Vishu is believed to signal the arrival of good luck and fortune for the coming year and is a public holiday in the state.
Big crowds were witnessed at the capital’s Sabarimala temple, Guruvayur Sri Krishna temple and the Padmanabhaswamy Temple.
Women were dressed in the traditional “kasuvu” saree (overall white with golden border) and men in dhoti.
Out of Kerala’s total 3.34 crore population, Hindus constitute for 1.82 crores (88.03 lakhs males and 94.79 lakhs females).
One of the main aspect of the festival is household performing the “vishukani darshan”, a ritual where people view their favourite deity the first thing in the morning.
Elders and women begin preparations for vishukani the night before with the arrangement of auspicious items like rice, grains, cucumber, pumpkin, coconut, plantains, mangoes, betel leaves, areca nut, a mirror, yellow flowers and a metal vessel called “urali”, in their worship room.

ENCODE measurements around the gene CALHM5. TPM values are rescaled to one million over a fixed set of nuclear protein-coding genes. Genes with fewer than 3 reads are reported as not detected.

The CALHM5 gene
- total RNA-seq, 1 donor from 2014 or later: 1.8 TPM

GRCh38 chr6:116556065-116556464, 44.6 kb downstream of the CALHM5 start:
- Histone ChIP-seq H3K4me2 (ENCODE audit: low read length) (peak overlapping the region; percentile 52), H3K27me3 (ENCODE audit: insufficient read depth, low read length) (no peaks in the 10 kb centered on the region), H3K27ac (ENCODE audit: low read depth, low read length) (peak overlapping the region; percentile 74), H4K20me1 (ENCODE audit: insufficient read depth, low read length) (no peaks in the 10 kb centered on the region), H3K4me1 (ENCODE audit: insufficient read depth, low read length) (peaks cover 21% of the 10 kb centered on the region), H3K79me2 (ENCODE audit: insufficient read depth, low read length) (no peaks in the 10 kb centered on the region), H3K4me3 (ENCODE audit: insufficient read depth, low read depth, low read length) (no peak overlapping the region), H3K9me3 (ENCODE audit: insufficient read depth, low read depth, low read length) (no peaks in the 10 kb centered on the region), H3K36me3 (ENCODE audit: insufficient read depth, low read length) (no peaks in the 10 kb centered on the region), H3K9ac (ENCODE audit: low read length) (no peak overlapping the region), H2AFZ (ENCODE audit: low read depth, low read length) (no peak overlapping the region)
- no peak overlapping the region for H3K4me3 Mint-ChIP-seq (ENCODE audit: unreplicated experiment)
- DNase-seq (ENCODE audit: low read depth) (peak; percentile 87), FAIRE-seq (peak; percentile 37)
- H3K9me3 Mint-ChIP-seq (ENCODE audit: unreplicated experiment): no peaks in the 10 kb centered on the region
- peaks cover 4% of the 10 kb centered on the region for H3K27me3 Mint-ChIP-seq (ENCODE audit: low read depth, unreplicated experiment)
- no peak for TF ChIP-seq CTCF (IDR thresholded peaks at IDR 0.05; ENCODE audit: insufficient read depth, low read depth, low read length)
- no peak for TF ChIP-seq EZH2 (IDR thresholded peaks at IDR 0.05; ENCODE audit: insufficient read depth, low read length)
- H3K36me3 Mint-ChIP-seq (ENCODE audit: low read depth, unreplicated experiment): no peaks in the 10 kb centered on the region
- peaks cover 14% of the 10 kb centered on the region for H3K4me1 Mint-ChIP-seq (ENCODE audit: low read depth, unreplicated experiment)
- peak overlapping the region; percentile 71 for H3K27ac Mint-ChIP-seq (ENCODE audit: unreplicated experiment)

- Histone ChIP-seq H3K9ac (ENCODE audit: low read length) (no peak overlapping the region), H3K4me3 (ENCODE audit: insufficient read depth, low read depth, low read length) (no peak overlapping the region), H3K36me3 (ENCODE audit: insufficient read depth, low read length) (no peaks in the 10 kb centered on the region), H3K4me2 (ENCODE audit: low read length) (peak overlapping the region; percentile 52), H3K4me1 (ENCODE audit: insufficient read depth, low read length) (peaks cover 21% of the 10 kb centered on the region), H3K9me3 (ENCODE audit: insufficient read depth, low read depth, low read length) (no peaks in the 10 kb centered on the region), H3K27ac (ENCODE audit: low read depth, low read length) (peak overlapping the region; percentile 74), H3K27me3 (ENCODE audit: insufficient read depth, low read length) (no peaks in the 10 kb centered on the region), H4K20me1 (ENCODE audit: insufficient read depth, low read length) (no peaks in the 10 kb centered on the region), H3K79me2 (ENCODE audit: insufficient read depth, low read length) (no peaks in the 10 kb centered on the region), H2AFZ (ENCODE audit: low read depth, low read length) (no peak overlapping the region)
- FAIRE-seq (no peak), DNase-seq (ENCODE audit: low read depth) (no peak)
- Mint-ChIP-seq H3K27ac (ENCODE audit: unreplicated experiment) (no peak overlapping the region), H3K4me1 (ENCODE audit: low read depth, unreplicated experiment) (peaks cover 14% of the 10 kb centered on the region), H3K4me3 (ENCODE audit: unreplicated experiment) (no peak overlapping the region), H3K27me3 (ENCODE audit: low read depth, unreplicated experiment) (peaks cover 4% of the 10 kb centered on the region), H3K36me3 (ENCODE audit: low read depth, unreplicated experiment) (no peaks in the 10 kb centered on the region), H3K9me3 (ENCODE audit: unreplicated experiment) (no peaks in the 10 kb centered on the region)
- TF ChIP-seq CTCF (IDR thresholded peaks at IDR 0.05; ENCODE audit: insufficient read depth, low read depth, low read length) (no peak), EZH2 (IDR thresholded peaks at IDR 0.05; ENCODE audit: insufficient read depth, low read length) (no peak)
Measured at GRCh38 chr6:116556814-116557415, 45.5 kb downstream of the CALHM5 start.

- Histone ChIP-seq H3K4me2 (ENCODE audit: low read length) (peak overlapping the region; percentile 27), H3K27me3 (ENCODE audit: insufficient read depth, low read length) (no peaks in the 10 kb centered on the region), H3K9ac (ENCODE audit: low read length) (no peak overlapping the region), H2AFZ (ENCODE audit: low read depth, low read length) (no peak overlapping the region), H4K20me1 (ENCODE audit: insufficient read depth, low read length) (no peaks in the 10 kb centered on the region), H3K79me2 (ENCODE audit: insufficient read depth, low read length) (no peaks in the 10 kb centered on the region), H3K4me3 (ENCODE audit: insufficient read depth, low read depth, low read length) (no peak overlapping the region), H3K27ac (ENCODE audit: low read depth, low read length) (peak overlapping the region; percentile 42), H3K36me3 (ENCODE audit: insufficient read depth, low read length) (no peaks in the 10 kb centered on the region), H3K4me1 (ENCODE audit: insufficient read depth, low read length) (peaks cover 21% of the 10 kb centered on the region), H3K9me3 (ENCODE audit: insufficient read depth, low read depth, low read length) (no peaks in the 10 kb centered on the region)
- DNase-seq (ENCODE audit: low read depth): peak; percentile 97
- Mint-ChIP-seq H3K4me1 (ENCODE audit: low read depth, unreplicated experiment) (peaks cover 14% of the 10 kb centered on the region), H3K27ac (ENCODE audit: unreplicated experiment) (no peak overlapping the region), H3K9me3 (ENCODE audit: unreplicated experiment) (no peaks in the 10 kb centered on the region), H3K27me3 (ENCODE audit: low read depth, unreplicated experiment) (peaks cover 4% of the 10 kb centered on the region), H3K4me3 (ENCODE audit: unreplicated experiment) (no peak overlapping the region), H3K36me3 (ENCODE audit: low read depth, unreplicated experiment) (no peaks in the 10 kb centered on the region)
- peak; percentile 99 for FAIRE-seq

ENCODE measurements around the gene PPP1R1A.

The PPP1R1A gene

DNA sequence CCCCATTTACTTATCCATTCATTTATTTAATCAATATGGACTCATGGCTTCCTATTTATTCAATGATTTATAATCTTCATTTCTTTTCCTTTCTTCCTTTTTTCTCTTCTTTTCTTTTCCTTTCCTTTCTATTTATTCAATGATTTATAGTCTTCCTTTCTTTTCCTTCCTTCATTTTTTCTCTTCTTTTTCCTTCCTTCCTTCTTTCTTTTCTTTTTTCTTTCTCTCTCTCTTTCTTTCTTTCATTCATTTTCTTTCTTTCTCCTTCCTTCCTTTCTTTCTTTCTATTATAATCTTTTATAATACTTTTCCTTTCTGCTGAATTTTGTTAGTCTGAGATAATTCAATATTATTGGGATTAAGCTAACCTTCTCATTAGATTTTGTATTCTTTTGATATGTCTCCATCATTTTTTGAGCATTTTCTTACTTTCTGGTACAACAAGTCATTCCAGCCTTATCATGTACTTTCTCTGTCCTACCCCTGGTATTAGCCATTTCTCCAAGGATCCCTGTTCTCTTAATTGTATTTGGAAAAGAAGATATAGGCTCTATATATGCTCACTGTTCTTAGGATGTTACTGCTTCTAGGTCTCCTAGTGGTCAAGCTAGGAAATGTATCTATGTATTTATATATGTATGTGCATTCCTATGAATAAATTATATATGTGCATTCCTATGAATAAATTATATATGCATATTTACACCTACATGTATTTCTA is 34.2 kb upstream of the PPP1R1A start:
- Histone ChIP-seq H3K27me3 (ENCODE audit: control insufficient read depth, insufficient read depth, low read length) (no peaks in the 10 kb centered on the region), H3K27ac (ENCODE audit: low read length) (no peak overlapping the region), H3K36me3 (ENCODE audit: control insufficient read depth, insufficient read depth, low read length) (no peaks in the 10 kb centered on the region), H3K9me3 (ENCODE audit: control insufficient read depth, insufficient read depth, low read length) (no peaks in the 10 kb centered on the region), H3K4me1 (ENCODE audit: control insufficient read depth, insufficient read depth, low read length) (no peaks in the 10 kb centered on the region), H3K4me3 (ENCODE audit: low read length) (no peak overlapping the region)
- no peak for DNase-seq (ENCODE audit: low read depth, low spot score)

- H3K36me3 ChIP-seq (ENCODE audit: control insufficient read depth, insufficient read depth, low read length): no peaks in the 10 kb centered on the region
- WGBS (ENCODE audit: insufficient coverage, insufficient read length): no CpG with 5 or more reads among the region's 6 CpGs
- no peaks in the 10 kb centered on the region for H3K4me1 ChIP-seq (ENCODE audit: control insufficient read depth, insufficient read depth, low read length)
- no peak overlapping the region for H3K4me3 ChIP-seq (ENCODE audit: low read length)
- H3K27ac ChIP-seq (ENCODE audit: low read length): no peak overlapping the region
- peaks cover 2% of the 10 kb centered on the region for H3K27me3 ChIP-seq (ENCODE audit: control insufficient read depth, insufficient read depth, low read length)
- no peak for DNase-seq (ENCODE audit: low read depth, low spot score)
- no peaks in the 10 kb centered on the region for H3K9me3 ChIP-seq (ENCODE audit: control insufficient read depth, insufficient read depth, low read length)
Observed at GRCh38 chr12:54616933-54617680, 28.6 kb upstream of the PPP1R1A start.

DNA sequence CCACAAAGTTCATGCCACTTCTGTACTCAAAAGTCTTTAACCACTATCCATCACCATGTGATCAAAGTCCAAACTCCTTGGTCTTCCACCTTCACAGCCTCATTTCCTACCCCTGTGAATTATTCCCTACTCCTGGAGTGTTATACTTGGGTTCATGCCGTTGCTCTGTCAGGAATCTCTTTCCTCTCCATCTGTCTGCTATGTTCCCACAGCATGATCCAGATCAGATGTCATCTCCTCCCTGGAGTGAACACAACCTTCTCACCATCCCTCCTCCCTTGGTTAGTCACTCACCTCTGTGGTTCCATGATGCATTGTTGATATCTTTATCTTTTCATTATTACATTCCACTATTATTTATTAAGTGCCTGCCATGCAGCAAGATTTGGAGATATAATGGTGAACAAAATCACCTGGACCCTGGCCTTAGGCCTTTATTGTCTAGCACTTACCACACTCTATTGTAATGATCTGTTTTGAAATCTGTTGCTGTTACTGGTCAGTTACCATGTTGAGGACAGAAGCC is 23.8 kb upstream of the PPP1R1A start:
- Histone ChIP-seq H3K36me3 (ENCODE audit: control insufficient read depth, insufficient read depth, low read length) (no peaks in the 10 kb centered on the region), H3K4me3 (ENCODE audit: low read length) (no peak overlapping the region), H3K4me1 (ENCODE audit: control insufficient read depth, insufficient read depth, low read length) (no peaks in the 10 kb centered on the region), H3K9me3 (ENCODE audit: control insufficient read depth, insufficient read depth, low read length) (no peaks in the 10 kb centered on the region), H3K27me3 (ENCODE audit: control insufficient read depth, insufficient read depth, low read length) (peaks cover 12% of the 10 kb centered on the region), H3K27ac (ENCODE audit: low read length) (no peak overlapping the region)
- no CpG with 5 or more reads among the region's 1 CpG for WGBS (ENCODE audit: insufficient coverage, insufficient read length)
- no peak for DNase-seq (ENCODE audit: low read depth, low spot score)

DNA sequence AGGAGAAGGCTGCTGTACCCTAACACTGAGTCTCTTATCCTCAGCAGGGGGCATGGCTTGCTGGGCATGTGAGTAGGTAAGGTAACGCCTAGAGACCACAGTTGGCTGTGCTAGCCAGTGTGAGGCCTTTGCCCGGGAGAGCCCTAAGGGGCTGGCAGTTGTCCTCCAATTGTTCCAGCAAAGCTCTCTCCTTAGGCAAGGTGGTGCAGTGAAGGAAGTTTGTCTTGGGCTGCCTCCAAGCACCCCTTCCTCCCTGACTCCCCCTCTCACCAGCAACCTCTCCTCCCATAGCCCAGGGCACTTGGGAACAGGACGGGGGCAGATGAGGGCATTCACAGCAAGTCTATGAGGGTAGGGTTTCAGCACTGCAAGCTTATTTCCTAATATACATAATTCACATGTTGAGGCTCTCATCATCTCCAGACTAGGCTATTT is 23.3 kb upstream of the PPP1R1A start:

In the morning, the first thing that happens is the young and old come blindfold in front of the vishukani and view this as the day’s first sight.
Another important aspect of vishu is the giving away of “vishukaineetam” (gift) and it is mostly given in coins.
The general custom is the head of the household gives the coins to other members.
Also an important event is consuming a 26 course vishu lunch served on a plantain leaf and one significant difference is while in the central and southern districts the lunch is purely a vegetarian one, in northern districts, it is non-vegetarian.